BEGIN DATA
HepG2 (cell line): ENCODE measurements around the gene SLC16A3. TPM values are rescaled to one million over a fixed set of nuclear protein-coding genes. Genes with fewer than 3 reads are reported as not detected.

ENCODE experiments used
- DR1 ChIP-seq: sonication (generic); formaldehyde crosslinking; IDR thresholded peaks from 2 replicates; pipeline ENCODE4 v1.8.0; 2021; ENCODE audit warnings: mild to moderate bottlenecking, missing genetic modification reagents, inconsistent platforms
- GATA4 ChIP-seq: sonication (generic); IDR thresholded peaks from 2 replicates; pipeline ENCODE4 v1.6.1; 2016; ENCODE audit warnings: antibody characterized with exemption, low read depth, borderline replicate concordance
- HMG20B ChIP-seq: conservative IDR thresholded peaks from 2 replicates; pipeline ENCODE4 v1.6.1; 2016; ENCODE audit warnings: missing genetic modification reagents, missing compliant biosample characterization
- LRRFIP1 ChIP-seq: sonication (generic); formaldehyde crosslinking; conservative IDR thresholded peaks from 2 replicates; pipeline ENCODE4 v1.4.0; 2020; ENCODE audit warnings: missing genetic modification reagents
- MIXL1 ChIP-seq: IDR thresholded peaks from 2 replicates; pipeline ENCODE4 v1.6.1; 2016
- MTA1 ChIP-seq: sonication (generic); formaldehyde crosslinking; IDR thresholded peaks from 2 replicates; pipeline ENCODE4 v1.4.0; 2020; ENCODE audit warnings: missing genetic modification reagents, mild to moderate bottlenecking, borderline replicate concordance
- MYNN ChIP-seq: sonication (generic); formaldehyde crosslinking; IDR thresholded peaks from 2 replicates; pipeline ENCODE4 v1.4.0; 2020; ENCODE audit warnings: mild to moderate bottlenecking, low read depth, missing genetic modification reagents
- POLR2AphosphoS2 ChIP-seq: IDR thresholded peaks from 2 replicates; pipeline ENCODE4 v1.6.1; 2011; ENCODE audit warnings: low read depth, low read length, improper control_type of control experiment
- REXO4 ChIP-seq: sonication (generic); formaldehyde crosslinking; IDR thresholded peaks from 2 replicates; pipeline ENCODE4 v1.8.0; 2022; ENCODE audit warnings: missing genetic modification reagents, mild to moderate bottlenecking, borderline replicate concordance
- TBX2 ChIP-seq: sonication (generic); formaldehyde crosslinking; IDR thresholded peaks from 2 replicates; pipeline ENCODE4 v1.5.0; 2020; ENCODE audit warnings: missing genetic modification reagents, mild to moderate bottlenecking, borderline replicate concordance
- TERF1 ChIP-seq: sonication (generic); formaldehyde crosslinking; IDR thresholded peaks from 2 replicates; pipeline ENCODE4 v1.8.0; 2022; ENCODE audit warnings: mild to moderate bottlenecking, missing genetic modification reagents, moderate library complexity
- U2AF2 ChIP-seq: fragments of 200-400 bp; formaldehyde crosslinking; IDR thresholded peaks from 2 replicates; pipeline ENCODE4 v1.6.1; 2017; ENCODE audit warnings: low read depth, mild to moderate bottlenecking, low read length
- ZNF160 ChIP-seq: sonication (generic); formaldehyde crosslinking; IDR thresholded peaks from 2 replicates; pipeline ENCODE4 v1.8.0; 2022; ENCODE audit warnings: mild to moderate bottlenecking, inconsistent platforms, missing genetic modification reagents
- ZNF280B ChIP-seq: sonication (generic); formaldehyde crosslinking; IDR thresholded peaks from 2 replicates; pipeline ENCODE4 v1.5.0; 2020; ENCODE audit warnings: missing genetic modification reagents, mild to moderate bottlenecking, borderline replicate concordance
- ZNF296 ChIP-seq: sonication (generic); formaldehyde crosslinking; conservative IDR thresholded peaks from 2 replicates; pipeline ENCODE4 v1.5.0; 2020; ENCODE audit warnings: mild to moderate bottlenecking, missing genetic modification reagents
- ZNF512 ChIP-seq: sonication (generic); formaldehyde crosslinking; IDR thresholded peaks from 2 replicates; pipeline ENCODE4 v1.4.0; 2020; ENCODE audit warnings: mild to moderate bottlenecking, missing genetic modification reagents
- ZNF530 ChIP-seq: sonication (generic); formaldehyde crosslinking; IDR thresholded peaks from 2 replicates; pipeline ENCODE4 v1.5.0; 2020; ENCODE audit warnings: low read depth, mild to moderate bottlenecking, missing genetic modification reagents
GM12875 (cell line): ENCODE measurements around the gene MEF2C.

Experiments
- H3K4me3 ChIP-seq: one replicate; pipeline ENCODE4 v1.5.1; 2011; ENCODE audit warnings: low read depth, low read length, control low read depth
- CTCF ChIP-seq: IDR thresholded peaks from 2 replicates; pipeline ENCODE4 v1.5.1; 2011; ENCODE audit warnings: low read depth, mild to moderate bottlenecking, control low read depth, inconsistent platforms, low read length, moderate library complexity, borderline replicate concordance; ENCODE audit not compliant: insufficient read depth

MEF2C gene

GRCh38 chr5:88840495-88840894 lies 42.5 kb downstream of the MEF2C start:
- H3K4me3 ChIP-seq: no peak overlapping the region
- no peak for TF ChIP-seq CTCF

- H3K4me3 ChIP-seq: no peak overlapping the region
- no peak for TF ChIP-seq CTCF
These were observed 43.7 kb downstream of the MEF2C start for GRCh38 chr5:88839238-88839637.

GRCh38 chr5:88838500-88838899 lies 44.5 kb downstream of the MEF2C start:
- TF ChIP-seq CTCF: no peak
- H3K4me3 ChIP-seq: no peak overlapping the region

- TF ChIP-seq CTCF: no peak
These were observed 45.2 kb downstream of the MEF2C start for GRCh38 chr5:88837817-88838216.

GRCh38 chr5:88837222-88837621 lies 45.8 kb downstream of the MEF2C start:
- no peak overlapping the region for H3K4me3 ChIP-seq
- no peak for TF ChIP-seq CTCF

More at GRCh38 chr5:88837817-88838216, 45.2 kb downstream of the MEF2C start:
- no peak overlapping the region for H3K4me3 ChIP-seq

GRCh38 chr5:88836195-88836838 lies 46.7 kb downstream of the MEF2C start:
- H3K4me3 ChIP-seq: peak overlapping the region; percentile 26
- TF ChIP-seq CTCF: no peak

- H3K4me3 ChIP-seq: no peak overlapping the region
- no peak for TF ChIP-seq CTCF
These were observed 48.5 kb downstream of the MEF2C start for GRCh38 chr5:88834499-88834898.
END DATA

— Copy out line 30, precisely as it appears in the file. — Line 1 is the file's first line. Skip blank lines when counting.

These were observed 43.7 kb downstream of the MEF2C start for GRCh38 chr5:88839238-88839637.